England

Apple farm boss Andrew Stocker jailed over deaths

Andrew Stocker at Winchester Crown Court
Image caption Andrew Stocker encouraged a practice known as "scuba diving" to retrieve the apples

A farm manager has been jailed for the manslaughter of two workers who died after being sent into a nitrogen-filled store while holding their breath.

Scott Cain and Ashley Clarke suffocated in the apple container, where the oxygen level was 1%.

They were trying to retrieve apples for an agricultural competition.

Andrew Stocker, who was boss of the fruit farm at Tory peer Lord Selborne's Hampshire estate, was jailed for two-and-half years.

Blackmoor Estate Ltd, which pleaded guilty in January to three offences related to contravening health and safety regulations, was fined £75,000 and ordered to pay costs.

Image copyright Hampshire Police
Image caption Scott Cain, 23, and Ashley Clarke, 24, were both assistants at the farm and were found lying on crates of apples
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Media captionScott Cain's mother Sherilyn O'Reilly and Ashley Clarke's father Ian spoke outside court when Andrew Stocker was convicted last month

The pack house where the men died has since closed, Winchester Crown Court heard.

During the trial, it was heard Stocker encouraged the practice nicknamed "scuba diving" in which workers held their breath while trying to retrieve apples.

Apple storage: What are the risks?

  • Apples are generally placed in controlled atmosphere (CA) stores for longer-term preservation, while refrigerated stores are used in the short-term
  • In CA stores, such as the ones used by the Blackmoor Estate, the oxygen level is reduced, nitrogen is increased and there are higher levels of carbon dioxide
  • Adverse physical effects can be seen when oxygen levels drop below 19.5% - with 4% enough to render someone unconscious after two breaths
  • In this case, the oxygen level was 1%
  • Normal practice would be to put samples in a small tray or a net within easy reach of the hatch if they were needed for a competition
  • Apples are usually retrieved using a pole with a hook on the end - "Under no circumstances do you place a person or a part of your body into the store"

Source: Adrian Barlow, English Apples & Pears Ltd.

Stocker, 57, of The Links, Whitehill, Bordon, Hampshire, had denied manslaughter, but admitted exposing the men to a risk of death.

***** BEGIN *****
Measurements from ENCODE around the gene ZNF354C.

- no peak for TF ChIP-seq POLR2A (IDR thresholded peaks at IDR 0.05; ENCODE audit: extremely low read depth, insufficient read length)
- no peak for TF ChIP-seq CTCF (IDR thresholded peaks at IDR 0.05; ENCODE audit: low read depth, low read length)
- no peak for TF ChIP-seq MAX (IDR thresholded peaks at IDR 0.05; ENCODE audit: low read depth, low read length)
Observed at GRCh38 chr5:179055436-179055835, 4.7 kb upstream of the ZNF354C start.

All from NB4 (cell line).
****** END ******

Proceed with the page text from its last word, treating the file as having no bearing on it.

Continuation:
He was on holiday in the Maldives at the time of the men's deaths, but had left instructions.

Mr Cain, 23, and Mr Clarke, 24, who were both assistants at the farm in Liss, got in through a small hatch in the roof of the sealed container and were found lying on crates of apples.

Image copyright Hampshire Police
Image caption The apples the men were looking for were to be entered in a fruit show in Kent
Image caption The apples were accessed by opening a hatch in the roof of the container

Colleagues and paramedics attempted to revive them but were unsuccessful and both men were declared dead at the scene.

The apples the men were looking for were to be entered in the Marden Fruit Show in Kent.

The prosecution said Stocker was a keen participant in the competition and took the "kudos" of winning very seriously.

He knew the best samples could only gathered by someone entering from the top hatch and making a selection, the court heard.

Adrian Barlow, chief executive of growers' group English Apples & Pears Ltd, said the incident was unusual.

"It would be wrong of me to suggest that nobody in the industry never takes a risk, it's human nature, but I've never ever heard, or from other people, reference to a 'scuba diving' practice to cut corners and save time," he said.

Mr Cain was 23, engaged and had a young child, and had been working at Blackmoor Estates since 2009 as a pack house assistant.

Mr Clarke, 24, who was also engaged, had been working as an assistant checking the quality of fruit for eight months.

His parents Ian and Sharon Clarke said they recognised Mr Stocker was "not a bad man and did not mean to harm Ashley". but "his negligent actions led to his death".

"We as a family... will be serving a life sentence as we try to come to terms with the loss of a son and brother who we shall never see again."

All operatives have reviewed their operating procedures, equipment and security since the deaths.

Mr Justice Akenhead told Stocker he had been "reckless" by ignoring clear guidelines that no-one should enter the storage units meaning it was "a disaster waiting to happen".

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